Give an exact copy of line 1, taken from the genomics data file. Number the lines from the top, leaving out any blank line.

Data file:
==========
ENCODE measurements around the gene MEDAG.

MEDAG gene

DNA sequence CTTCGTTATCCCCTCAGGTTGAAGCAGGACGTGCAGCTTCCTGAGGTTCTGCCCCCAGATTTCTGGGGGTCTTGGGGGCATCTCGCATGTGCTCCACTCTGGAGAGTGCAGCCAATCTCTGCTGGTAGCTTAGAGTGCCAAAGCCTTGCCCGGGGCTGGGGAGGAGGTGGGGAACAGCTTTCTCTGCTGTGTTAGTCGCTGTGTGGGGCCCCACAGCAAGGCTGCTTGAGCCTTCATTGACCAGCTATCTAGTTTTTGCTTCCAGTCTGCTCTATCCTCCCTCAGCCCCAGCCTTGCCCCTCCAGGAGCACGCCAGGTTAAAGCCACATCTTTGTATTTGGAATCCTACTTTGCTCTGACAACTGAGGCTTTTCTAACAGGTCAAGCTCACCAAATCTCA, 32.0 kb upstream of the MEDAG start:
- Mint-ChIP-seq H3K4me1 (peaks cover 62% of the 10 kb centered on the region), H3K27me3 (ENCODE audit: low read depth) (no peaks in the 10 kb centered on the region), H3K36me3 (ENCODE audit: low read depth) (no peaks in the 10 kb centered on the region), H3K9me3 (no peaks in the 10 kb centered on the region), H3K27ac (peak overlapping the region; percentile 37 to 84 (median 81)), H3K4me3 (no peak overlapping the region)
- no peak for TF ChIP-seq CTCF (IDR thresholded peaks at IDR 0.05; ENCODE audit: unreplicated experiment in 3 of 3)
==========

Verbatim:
ENCODE measurements around the gene MEDAG.